Discussion Forum
What Hebden Bridge’s Garden Street battle should tell us about the planning process

From Nick Wilding
Tuesday, 30 September 2008

The rotten core at the heart of the planning process was on display for all to witness on Monday. Alright, the objectors did win this battle. However, the developer will simply appeal, convinced in his own mind, like many before him, that he will win in the end. Just a slight delay, he will think, just a few thousand more pounds to spend!

And why should he feel this? Look at the way the Council operates.
Officers choose behind closed doors to take a line in supporting an application by a developer. We are not privy to how this happens, because it is not done in public. Then hundreds of people come to to a public meeting and demonstrate the sheer weight of public opinion through the numbers of people who come to oppose it.

As they say, what do numbers matter, 200, 300, 400, so what? Apparently, they are not currently obliged to hold their meetings in front of any public at all! A controversial scheme affecting the entire town centre could be agreed in this way. This is surely wrong!

But then we watch amazed! Who is the interrogator and who is the interrogated here?

We discover that the Council Officer, who has taken the unpopular stance, is interrogating the local councillor, representing the views of the majority of about 300 people in the room. Surely, you think, it should be our elected local Councillor that should be interrogating the Council Officers over their decision to support this controversial scheme. However, as things stand, we the public are not even allowed to question their private decision-making process.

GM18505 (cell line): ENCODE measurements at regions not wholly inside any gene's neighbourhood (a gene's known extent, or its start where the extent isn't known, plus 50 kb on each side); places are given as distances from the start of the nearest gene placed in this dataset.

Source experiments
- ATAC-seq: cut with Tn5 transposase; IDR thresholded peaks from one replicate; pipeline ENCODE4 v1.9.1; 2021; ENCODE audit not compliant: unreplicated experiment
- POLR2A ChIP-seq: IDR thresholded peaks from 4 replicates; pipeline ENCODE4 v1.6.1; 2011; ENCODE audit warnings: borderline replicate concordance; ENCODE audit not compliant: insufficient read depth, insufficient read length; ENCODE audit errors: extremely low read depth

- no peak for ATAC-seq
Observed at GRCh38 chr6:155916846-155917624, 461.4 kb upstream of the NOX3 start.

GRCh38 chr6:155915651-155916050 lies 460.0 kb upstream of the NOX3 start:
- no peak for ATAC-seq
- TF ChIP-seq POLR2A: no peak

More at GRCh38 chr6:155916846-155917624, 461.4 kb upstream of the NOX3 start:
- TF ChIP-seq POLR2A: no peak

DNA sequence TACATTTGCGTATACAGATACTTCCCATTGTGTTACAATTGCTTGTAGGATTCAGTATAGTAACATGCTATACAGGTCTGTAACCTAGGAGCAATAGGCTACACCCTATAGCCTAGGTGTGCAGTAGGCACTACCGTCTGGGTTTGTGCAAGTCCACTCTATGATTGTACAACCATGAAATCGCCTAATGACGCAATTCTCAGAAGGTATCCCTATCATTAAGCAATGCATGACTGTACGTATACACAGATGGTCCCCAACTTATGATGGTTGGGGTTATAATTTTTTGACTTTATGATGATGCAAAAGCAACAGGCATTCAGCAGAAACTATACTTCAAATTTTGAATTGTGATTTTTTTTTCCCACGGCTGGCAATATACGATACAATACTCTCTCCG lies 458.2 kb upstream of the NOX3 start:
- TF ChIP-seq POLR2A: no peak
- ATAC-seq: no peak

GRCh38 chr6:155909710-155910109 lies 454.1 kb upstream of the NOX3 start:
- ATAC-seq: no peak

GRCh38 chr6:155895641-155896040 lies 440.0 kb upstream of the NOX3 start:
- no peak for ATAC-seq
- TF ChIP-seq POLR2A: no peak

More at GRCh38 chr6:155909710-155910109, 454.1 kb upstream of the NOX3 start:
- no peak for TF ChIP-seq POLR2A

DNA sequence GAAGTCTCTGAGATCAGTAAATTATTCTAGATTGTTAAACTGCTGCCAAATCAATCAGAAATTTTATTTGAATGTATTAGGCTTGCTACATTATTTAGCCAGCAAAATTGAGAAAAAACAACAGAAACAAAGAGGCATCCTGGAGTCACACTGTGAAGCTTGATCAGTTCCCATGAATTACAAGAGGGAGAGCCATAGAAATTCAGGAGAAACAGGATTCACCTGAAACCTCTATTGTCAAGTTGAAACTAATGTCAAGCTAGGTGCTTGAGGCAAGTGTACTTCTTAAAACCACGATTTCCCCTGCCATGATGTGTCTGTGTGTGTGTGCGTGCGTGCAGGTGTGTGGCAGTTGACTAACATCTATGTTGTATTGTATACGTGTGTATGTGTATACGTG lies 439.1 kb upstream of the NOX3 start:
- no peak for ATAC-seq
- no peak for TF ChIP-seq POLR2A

Exactly, what is democratic about this? It appears that the local Councillor who represents and supports the people who oppose the scheme should be in the firing line, when really, it is the Council Officers who should be interrogated for supporting a developer about why they have taken this line.

Until this undemocratic procedure is altered, we will find ourselves continuously dealing with Council officers, unwilling to even face the general public, making decisions behind closed doors and not subject to any kind of public interrogation about their reasons. No wonder Calderdale Council are lowest in the National League Table for communicating effectively with the people they deem to represent!

Why have they supported such a developer? It seems we will never know, because they are not called upon to give their reasons. That is why I am calling this the rotten core of the planning process. The system is potentially corrupt, because the officers are never under fire.

In the interests of democracy, this must be changed. If Council Officers choose to support and even act like the people representing the scheme, they should be interrogated by our local representatives for taking an unpopular course of action, not the other way round.

Until this happens, hundreds of us will be forced to watch like we were on Monday night, our elected representatives placed in the firing line by unelected Council officers who had made their decisions away from the public gaze and were not expected to explain their reasons for supporting a highly controversial scheme.
This is fundamentally and morally wrong and we should go to parliament, if necessary, to change it!

Nick Wilding


From Oscar H